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 HONG KONG, June 10 (Reuters) - Hong Kong imposed new measures on Friday in its fourth bid since October 2009 to control runaway property prices, doubling the supply of land available to build homes and tightening mortgage restrictions.

Property prices in Hong Kong have risen 72 percent since the start of 2009, according to real estate agency Centaline. They have risen 12.5 percent so far this year, surpassing the 1997 peaks.
"We've been cautious on the market for a long time," said David Ng, an analyst at RBS in Hong Kong who sees prices falling 10 percent this year.
"Increased land supply, tighter mortgage restrictions and possible political change will all weigh on the market and makes us negative on the Hong Kong residential property market."
The territory's government will supply enough land to build 6,000 residential units in July-September, double the supply in the current quarter, Hong Kong's Secretary for Development Carrie Lam said.
Real estate buyers looking to purchase flats valued at HK$10-12 million will also have their loan-to-value (LTV) ratios lowered to 50 percent.
LTV ratio for flats valued at HK$7-10 million will be lowered to 60 percent. For those valued below HK$7 million, the ratio will be lowered to 70 percent, Chief Executive of the HKMA Norman Chan said.
Previously, only flats valued above HK$12 million were subject to the 50 percent restriction. Flats valued at HK$8-12 million were subject to an LTV ratio of 60 percent, while those below HK$8 million had a cap of 70 percent.
The LTV is the percentage of a property's value that is mortgaged.
Hong Kong last tightened mortgage restrictions in November last year, when it also slapped a stamp duty of 15 percent on housing transactions conducted within six months of the owner buying the property.
"Although the property market cooled down a bit in March and April this year, there are now signs of renewed exuberance following high transaction prices recorded in recent government land sale auctions," Chan said.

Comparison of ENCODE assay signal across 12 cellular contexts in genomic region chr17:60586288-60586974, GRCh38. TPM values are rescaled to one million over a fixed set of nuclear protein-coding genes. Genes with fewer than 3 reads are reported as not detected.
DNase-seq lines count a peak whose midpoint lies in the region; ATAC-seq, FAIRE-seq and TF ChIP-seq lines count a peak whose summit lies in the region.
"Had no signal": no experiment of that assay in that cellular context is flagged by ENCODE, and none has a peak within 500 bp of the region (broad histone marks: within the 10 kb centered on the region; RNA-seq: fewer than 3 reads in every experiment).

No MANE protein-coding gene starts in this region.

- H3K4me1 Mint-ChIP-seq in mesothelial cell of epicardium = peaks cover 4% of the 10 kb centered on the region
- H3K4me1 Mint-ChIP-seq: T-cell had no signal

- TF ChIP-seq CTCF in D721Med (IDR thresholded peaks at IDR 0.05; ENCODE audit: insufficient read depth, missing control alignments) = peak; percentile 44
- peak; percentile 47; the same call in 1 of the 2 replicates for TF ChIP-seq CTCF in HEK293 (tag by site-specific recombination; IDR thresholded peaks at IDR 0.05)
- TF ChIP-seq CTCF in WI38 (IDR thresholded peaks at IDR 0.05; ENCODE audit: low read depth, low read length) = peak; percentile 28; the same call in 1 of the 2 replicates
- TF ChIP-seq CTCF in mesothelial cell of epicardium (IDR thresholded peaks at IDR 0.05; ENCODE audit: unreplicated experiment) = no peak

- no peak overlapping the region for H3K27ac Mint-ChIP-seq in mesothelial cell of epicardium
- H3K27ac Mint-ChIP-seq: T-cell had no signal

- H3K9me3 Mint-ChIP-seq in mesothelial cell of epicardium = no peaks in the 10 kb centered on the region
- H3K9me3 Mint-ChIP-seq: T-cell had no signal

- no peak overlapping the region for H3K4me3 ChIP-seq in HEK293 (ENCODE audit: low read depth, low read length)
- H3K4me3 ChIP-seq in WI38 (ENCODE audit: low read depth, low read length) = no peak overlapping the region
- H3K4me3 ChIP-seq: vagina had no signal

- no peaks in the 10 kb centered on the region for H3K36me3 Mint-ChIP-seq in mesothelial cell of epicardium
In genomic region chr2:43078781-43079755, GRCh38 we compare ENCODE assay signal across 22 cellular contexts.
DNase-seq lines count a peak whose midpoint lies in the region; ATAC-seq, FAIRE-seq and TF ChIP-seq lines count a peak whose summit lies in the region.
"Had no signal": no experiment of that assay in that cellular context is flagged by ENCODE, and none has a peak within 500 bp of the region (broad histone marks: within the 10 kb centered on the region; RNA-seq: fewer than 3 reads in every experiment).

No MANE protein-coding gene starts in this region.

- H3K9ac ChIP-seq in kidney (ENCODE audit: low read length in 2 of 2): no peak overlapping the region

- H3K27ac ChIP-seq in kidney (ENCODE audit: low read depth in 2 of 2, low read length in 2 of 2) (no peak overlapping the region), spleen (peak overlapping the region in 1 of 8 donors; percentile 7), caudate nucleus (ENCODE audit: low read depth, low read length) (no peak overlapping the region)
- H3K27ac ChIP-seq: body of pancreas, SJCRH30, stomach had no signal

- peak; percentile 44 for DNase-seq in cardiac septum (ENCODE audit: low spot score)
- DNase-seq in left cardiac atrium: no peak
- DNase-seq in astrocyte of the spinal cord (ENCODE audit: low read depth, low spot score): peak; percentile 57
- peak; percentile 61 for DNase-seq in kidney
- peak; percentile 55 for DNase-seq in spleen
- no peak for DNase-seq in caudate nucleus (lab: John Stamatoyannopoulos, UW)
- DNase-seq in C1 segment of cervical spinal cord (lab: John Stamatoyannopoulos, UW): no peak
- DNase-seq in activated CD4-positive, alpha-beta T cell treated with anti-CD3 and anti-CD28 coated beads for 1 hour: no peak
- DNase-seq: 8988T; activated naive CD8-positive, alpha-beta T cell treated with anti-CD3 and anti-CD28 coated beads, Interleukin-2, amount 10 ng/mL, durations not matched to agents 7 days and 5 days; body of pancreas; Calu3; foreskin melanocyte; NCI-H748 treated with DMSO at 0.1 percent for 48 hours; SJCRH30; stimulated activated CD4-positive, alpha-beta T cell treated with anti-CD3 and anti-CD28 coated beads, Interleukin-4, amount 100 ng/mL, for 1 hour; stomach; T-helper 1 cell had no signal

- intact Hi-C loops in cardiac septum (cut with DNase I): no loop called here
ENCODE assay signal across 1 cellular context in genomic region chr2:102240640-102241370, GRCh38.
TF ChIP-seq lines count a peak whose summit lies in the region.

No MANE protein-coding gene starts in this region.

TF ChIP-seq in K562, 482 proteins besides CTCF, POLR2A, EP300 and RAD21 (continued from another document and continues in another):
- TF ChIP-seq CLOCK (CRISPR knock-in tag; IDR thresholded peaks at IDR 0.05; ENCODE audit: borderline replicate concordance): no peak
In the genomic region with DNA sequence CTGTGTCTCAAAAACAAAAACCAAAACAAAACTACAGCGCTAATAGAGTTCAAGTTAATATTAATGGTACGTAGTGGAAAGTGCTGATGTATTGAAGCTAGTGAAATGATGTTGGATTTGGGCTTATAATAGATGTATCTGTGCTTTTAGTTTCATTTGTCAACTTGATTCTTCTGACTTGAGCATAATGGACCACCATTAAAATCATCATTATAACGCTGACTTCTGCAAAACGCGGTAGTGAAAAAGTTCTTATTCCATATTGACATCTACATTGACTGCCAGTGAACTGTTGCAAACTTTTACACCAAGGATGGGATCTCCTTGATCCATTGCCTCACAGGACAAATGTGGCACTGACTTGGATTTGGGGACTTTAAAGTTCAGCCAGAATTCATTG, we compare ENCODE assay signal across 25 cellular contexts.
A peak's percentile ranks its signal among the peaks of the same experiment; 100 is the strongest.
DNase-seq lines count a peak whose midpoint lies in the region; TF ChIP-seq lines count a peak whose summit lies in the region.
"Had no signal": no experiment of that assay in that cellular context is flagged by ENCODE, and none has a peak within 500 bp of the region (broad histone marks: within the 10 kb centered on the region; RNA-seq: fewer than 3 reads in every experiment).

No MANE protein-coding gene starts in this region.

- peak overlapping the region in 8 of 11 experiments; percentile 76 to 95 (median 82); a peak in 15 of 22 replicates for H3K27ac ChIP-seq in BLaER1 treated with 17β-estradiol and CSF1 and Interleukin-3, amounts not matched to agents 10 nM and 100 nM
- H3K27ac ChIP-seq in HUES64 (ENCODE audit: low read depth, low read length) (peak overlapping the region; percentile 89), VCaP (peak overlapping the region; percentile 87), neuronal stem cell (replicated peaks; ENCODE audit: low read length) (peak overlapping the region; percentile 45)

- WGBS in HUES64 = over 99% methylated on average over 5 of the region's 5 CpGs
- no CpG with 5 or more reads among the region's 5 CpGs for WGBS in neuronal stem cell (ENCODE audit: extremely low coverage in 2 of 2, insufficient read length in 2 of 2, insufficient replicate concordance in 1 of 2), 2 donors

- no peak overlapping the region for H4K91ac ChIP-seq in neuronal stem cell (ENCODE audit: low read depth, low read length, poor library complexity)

The maximum LTV ratio will also be lowered by at least 10 percentage points regardless of property type and value if the principal income of the mortgage applicant is not made in Hong Kong, Chan added.
Hong Kong legislators have been calling on the government to limit purchases of local properties by buyers from China, whom many blame for pushing up property prices.
The moves come after Hong Kong sold two sites to billionaire Li Ka-shing's Cheung Kong (Holdings) Ltd , with one aimed at luxury development selling below forecasts and the other, intended for the mass market, going above expectations.
Property shares fell on Friday, with bellwether property stocks Sun Hung Kai down 2 percent and Cheung Kong down 1.5 percent. The benchmark Hang Seng Index was down 0.8 percent.
The move to tighten mortgage lending also comes as Hong Kong dollar lending grew faster than deposits, raising concerns among regulators that a fall in property prices may affect lenders' health.
Current loan-to-deposit ratios in Hong Kong stood at 81.7 percent at the end of March, up 10 percentage points from about the same time last year, the HKMA said.
"We are of the view that the up cycle is continuing, and thereby creating increasing risk on the banking system," HKMA's Chan said.
With liquidity tightening, banks such as HSBC and Standard Chartered have begun raising their mortgage lending rates to about 1.5 to 2 percentage points above the Hong Kong Interbank Offered Rate (HIBOR).
This is higher than the 1 percent many lenders were charging at the beginning of this year.
The HKMA is unable to set its own interest rates because the local currency is pegged to the U.S. dollar, which it has pledged to keep even as the greenback falls against most currencies in the Asia. (Writing by Kelvin Soh; Editing by Vinu Pilakkott)


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